Written by Jo, one of our Publications Officers
There’s a large proportion of elderly people living in Devon and many areas where internet access is, at best, patchy. Our remit in Communications is to make sure we get our information out to all our residents in every possible way, and we should be considering those people who don’t have a computer or live in an area where there’s no internet access.
Some years ago, we owned a high-tech vehicle, Doris – Devon Online Rural Information Service – all kitted out with computers and satellite. Staff went out across the county introducing older people and people without computers or with no internet access to the wonderful world of the web.
It was a fascinating and exciting exercise and we showed people how to book holidays, research their family history, find old friends, get more from their hobbies and shop online. At first we heard things like: “My husband won’t let me near his computer”, “I get my grandson to do it all for me”, “I’ve got my daughter’s hand-me-down but I only use it for typing letters”, “What’s wrong with good old pen and paper?” and “I’m too old to change.”
Within a few years, there was no more use for the vehicle as we were hearing: “I skype my family in Australia once a week”, “I’m involved with a local petition to bring broadband to this village”, and “I do all my banking online.” But still we heard “I’m too old for change.”
We are now getting to the point where we are having seriously to consider how much non-digital communication we should be doing – in other words, by post, publication or leaflet, even by telephone or in person, and at what point we switch to doing the bulk of our interaction online.
More and more people who were 60 when we met them on Doris all those years ago are confidently using computers in their 70s, but there are still many elderly people who don’t have computers or, even if they want one, don’t have internet access, so it’s important that they can still find out everything they need to know about our services.
Ranting and raving
I was recently with a group of elderly family members who, over lunch, worked their way through the list:
Sat navs:”Hopeless! Did you hear about that lorry driver who was trying to drive up the side of Hay Tor?”
Online banking: “I don’t want my password floating around in space.”
Facebook: “Nothing but trouble for mindless fools.”
Texting “I don’t know how to do it.”
Mobile phones: “I never turn mine on.”
E-readers: “I have to hold a book in my hands, feel the paper and turn the pages.”
Twitter: “What on earth is that?”
RSS feeds: “Would anyone like another glass of wine?”
None of these people, by the way, actually owns an e-reader or a sat nav and they’ve never seen a Facebook page – but do have 10 year-old computers so they can check their emails on a Sunday. And they admitted to owning mobile phones, but these are kept switched off (and in the car in case of a breakdown) with no numbers keyed into the contacts.
Now read the small print: of this group of eight blood relations, five of them were younger than me.
So how old is too old? And (I’m going to try not to use the word “pander” here) should public money be spent on people who just do not want to engage with change? In other words, people who are physically and mentally capable of picking up some basic skills and are financially able to buy the equipment?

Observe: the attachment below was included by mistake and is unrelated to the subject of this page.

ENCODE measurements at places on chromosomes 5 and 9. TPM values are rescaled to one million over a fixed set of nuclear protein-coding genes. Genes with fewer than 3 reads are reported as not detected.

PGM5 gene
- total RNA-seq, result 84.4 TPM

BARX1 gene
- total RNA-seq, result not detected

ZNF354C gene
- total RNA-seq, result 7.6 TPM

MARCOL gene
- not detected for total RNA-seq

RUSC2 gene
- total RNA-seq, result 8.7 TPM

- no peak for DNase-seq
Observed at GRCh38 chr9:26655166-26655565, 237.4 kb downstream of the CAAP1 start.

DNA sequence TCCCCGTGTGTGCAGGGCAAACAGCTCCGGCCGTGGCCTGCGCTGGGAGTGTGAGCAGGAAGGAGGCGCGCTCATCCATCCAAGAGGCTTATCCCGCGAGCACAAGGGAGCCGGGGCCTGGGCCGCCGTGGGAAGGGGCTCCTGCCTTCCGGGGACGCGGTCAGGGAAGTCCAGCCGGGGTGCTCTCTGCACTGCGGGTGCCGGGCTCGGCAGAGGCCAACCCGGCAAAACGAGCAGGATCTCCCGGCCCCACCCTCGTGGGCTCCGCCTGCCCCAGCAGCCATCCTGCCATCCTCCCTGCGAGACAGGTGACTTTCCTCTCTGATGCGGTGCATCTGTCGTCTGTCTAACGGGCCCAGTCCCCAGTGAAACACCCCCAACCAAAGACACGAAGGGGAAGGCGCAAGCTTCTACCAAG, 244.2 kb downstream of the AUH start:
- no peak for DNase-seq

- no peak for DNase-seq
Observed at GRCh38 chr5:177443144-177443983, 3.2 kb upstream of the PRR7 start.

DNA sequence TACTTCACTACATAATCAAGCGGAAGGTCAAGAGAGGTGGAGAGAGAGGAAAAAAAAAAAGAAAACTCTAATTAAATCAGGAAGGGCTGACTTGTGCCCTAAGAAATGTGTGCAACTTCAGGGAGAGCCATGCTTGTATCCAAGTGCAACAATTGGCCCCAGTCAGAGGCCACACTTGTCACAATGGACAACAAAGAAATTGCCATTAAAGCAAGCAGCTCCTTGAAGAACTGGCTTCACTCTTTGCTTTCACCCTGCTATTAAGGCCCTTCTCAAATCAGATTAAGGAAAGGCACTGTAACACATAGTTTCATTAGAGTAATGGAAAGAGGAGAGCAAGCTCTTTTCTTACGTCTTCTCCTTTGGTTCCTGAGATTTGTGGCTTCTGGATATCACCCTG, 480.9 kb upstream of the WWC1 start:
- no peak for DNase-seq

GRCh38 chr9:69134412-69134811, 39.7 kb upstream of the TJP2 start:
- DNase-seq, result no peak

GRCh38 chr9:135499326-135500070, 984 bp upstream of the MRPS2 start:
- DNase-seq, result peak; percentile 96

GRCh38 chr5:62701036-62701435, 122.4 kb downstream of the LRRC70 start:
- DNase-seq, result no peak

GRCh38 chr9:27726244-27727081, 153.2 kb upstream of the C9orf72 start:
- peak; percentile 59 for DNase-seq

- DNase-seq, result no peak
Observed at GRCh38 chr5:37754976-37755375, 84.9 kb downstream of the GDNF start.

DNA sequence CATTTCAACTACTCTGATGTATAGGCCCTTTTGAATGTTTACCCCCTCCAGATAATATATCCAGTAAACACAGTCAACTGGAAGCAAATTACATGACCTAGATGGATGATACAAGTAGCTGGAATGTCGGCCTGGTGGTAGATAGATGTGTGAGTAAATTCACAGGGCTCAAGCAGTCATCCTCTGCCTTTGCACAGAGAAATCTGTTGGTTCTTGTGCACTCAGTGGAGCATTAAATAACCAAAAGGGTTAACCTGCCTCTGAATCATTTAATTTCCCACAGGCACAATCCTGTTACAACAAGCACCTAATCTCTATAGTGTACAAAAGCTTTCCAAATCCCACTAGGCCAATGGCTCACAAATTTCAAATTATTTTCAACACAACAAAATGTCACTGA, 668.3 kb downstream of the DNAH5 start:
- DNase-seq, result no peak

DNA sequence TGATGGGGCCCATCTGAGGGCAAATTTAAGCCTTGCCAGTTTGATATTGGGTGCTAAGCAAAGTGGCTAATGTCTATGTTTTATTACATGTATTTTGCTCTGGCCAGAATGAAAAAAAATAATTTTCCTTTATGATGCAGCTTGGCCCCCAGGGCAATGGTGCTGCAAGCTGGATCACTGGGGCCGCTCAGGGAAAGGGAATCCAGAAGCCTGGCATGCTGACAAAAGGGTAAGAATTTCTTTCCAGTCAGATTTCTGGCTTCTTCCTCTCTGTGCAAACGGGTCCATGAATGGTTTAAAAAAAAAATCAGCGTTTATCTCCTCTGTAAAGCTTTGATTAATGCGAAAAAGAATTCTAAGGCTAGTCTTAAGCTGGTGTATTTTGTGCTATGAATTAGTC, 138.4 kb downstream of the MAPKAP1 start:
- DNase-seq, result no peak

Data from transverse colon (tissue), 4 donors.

Now, as they say on the Mail online comments section, you can red arrow me. Just see if I care.
Calm down, dear
So having got that one off my chest, let’s be a little kinder and look at what we should do with those residents currently in their 70s who in their 80s won’t be saying, “I’m too old for change” but might say, “I’ve gone as far as I can go now with technology.”
Have you noticed that at a certain point in a person’s life they stick to their same hairstyle and start wearing comfortable clothes? It could be the same with technology, and we need to be prepared to continue to offer alternatives to those people who have embraced technology and are accessing services via their computer now, but in ten years time might not have such good eyesight, their fingers may be arthritic, and they might not remember their password. Anyone got any thoughts on this? Get in touch.
Here, the Communications team is moving towards a new way of working. We used to manage each piece of content individually. For instance, leaflets would have been in the leaflet bubble, publications in the publications bubble etc. Now the News Centre and our website are managed in a digital hub, which means there is just one place where we put our news and information and it’s then circulated to targeted audiences, so we’ll be pushing the content out instead of managing each bubble on its own.
We aim to get our story to people; we don’t expect them to come to our website and find it. So we’ve started to create the content / write the story, and manage it just once by sending it to the News Centre, then we’ll keep re-using it – by, for instance, weekly emails and quarterly summaries as well as exploiting the social web via Twitter, Facebook, RSS feeds, Youtube and Flickr.
From my point of view, I am exhilarated to be going on this journey and for it to be called work. It means I’m part of a very interesting and challenging time of social change. I can shore up the knowledge I’m gaining for my personal use: my Facebook group, Twitter account, and blog, as well as ensuring my future so that I won’t be left behind and miss out. Just as long as I can remember my password……..